Johanna, I felt a different not long after starting on only 3/4 grains. But my optimal dose ended up being close to 3 3/4 grains then. Today, after meno, it’s just 3 1/2 grains. And eleven years after being on NDT, I STILL have none of those terrible autonomic nervous system overreactions to exercise or the sun. It’s been like a miracle. What I DO still have is Mitral Valve Prolapse, and I have noticed that high altitude combined with stress makes my heart palp a little more than normal (adrenaline). But nothing like I had before.

      Johanna, it sounds like you have some adrenal issues going on, and perhaps both a cortisol and aldosterone issue. And patients do saliva testing to find out. Read if you are having trouble raising NDT.

    • Amy

      Are you feeling better? I have started on supplements to treat my adrenal issues, but this post on dysautonia have really hit home… It explains my chronic pneumonia, stuttering, vision problems, chronic hoarse voice, constant chest pain, fatigue beyond fatigue, joint pain( all of ’em). Pretty much every symptom on the book. Every doctor thinks I’m crazy and my friends and family see me as a hypochondriac, but when I read the symptoms of Addison’s, Hashis, and now this, all of the puzzle pieces are coming together. I just turned 32, and was in a bootcamp, but the past year has been so up an down I keep getting sick when I work out…. Self medicating with Ltyrosine, Ashwagndha, rhodiola, selenium, magnesium, vitamin d, vitamin c, holy basil, and adderal… Still feel fatigued bc I know I need NDT …feel like I’m getting worse before I’m gonna get better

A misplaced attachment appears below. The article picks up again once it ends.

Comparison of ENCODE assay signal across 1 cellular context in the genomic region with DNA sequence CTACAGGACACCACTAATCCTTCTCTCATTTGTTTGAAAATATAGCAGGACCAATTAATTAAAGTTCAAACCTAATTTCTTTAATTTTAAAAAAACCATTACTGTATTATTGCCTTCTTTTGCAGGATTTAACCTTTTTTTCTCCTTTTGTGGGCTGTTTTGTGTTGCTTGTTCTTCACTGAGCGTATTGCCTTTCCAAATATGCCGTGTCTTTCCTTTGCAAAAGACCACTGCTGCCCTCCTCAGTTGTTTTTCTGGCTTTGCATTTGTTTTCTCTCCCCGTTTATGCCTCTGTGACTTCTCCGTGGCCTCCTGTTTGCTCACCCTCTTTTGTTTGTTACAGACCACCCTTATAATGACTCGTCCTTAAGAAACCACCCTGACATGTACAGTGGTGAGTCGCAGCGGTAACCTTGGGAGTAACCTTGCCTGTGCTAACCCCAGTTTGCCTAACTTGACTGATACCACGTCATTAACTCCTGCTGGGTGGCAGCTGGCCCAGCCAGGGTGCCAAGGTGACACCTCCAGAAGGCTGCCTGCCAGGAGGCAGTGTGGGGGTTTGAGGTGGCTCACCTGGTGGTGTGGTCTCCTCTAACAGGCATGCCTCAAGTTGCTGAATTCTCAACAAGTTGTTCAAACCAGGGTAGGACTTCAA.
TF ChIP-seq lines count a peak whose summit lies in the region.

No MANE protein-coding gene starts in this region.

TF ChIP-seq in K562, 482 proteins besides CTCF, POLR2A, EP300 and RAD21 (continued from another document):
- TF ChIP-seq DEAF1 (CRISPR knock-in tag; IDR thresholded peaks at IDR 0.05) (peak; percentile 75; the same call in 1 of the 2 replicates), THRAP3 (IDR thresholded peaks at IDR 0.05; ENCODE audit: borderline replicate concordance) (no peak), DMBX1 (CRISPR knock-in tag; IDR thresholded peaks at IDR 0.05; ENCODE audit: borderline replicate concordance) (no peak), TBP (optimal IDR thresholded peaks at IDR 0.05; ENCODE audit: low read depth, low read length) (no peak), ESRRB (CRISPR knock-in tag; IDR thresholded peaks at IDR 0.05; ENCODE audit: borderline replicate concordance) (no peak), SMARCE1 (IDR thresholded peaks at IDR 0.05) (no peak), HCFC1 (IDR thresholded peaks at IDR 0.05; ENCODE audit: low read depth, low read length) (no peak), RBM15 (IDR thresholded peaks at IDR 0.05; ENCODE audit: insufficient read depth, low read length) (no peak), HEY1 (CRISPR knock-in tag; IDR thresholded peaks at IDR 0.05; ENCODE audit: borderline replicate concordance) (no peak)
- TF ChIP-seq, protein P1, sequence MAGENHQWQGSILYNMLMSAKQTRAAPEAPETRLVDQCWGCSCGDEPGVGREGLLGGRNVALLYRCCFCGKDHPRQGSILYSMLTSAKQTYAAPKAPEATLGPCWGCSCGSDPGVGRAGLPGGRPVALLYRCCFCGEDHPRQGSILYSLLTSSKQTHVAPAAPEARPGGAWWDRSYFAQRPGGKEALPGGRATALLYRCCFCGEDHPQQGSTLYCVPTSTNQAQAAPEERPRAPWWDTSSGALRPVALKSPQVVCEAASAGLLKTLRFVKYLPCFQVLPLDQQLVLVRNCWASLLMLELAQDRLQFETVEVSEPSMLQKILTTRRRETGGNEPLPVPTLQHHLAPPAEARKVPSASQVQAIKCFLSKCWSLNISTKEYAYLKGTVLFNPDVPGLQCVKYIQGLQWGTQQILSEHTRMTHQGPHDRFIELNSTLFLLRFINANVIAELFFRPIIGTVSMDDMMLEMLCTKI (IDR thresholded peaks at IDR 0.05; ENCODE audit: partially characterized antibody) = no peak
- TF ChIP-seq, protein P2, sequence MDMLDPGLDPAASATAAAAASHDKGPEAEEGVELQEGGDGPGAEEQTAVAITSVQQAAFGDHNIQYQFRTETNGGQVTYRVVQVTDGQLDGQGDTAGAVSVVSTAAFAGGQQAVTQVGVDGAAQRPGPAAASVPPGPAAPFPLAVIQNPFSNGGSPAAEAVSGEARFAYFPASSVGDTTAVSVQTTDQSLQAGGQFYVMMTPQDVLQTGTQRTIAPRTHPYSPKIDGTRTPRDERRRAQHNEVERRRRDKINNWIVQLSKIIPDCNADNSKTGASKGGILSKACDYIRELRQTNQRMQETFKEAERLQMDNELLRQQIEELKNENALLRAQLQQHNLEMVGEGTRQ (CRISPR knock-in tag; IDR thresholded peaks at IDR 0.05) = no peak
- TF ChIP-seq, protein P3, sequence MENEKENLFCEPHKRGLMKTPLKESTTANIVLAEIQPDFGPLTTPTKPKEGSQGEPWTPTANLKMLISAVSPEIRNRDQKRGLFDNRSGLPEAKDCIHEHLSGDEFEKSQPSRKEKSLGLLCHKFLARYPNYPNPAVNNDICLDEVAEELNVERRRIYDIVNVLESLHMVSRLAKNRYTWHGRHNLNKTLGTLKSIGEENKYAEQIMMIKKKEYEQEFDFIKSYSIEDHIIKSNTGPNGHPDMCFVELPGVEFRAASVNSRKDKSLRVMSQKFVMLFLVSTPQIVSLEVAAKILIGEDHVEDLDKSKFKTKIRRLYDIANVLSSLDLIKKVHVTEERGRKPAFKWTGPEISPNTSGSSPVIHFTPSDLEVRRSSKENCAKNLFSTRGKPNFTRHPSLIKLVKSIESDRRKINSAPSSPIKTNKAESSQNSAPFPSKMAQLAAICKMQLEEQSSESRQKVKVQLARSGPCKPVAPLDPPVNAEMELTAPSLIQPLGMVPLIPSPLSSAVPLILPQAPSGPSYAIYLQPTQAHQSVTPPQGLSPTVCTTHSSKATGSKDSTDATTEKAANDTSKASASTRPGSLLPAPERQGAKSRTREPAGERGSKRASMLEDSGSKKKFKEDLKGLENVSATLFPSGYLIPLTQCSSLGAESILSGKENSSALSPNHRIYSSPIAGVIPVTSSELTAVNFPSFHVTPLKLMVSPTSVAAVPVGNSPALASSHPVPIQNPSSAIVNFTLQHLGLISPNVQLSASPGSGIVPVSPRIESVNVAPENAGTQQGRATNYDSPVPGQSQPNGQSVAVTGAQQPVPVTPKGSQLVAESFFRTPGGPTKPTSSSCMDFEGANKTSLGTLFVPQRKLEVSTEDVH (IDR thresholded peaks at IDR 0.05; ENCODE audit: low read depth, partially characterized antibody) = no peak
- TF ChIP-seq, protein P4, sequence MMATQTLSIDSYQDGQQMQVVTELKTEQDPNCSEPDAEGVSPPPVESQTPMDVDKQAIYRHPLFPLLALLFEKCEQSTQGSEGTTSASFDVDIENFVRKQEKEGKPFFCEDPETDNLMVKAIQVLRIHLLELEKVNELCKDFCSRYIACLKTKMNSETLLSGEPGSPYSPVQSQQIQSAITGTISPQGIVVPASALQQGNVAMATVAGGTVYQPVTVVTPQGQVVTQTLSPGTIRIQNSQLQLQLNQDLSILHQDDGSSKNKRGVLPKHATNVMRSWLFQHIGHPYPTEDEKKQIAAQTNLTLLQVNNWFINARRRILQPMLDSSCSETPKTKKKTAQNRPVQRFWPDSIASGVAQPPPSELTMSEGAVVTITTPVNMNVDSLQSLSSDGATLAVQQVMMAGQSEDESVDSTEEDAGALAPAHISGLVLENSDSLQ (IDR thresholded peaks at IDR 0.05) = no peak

• Mike Brittain

      Check your adrenals I have adrenal insufficiency and if your endo is worth his/her salt they would have done that by now. I have huge gut issues stomach paralyzed no doc cares they just blame it on other meds but do have your adrenals checked.